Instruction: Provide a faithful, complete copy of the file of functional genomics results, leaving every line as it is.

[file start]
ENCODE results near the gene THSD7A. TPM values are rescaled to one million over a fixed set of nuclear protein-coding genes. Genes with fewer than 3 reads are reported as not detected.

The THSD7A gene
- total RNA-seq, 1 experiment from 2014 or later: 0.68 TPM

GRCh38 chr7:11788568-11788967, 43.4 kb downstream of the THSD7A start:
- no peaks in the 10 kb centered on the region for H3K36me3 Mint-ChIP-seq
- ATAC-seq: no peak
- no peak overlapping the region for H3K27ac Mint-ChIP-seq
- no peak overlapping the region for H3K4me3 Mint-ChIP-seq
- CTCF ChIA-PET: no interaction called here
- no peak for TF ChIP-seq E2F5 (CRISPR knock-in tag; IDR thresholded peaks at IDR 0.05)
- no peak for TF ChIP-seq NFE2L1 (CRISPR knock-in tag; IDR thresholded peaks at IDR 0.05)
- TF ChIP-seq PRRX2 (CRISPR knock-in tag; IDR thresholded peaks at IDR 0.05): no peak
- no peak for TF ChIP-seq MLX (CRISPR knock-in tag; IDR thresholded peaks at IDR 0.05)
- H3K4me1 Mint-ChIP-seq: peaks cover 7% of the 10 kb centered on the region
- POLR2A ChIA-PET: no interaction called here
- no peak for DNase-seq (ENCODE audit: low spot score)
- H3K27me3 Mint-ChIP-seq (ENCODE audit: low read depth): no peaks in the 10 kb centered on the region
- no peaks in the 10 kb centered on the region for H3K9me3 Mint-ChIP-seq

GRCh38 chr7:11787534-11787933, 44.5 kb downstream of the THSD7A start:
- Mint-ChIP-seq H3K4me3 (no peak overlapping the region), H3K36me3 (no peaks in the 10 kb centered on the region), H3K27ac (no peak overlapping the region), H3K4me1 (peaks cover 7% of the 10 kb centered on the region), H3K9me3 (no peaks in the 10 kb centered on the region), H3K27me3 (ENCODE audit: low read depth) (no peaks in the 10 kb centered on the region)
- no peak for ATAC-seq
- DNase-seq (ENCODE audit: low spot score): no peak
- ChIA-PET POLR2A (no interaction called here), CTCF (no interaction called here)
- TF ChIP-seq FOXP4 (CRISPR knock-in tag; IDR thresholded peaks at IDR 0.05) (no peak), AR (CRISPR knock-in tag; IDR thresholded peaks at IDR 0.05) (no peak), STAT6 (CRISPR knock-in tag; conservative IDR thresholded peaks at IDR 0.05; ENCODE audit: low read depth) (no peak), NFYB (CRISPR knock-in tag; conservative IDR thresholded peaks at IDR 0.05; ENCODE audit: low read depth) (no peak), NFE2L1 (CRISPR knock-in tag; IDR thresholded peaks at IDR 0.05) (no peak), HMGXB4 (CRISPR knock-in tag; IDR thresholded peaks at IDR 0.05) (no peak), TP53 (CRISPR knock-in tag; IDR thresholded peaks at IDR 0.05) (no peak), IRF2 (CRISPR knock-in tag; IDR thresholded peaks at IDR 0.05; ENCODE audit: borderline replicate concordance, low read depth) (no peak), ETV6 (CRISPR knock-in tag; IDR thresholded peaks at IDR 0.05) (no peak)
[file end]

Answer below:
ENCODE results near the gene THSD7A. TPM values are rescaled to one million over a fixed set of nuclear protein-coding genes. Genes with fewer than 3 reads are reported as not detected.

The THSD7A gene
- total RNA-seq, 1 experiment from 2014 or later: 0.68 TPM

GRCh38 chr7:11788568-11788967, 43.4 kb downstream of the THSD7A start:
- no peaks in the 10 kb centered on the region for H3K36me3 Mint-ChIP-seq
- ATAC-seq: no peak
- no peak overlapping the region for H3K27ac Mint-ChIP-seq
- no peak overlapping the region for H3K4me3 Mint-ChIP-seq
- CTCF ChIA-PET: no interaction called here
- no peak for TF ChIP-seq E2F5 (CRISPR knock-in tag; IDR thresholded peaks at IDR 0.05)
- no peak for TF ChIP-seq NFE2L1 (CRISPR knock-in tag; IDR thresholded peaks at IDR 0.05)
- TF ChIP-seq PRRX2 (CRISPR knock-in tag; IDR thresholded peaks at IDR 0.05): no peak
- no peak for TF ChIP-seq MLX (CRISPR knock-in tag; IDR thresholded peaks at IDR 0.05)
- H3K4me1 Mint-ChIP-seq: peaks cover 7% of the 10 kb centered on the region
- POLR2A ChIA-PET: no interaction called here
- no peak for DNase-seq (ENCODE audit: low spot score)
- H3K27me3 Mint-ChIP-seq (ENCODE audit: low read depth): no peaks in the 10 kb centered on the region
- no peaks in the 10 kb centered on the region for H3K9me3 Mint-ChIP-seq

GRCh38 chr7:11787534-11787933, 44.5 kb downstream of the THSD7A start:
- Mint-ChIP-seq H3K4me3 (no peak overlapping the region), H3K36me3 (no peaks in the 10 kb centered on the region), H3K27ac (no peak overlapping the region), H3K4me1 (peaks cover 7% of the 10 kb centered on the region), H3K9me3 (no peaks in the 10 kb centered on the region), H3K27me3 (ENCODE audit: low read depth) (no peaks in the 10 kb centered on the region)
- no peak for ATAC-seq
- DNase-seq (ENCODE audit: low spot score): no peak
- ChIA-PET POLR2A (no interaction called here), CTCF (no interaction called here)
- TF ChIP-seq FOXP4 (CRISPR knock-in tag; IDR thresholded peaks at IDR 0.05) (no peak), AR (CRISPR knock-in tag; IDR thresholded peaks at IDR 0.05) (no peak), STAT6 (CRISPR knock-in tag; conservative IDR thresholded peaks at IDR 0.05; ENCODE audit: low read depth) (no peak), NFYB (CRISPR knock-in tag; conservative IDR thresholded peaks at IDR 0.05; ENCODE audit: low read depth) (no peak), NFE2L1 (CRISPR knock-in tag; IDR thresholded peaks at IDR 0.05) (no peak), HMGXB4 (CRISPR knock-in tag; IDR thresholded peaks at IDR 0.05) (no peak), TP53 (CRISPR knock-in tag; IDR thresholded peaks at IDR 0.05) (no peak), IRF2 (CRISPR knock-in tag; IDR thresholded peaks at IDR 0.05; ENCODE audit: borderline replicate concordance, low read depth) (no peak), ETV6 (CRISPR knock-in tag; IDR thresholded peaks at IDR 0.05) (no peak)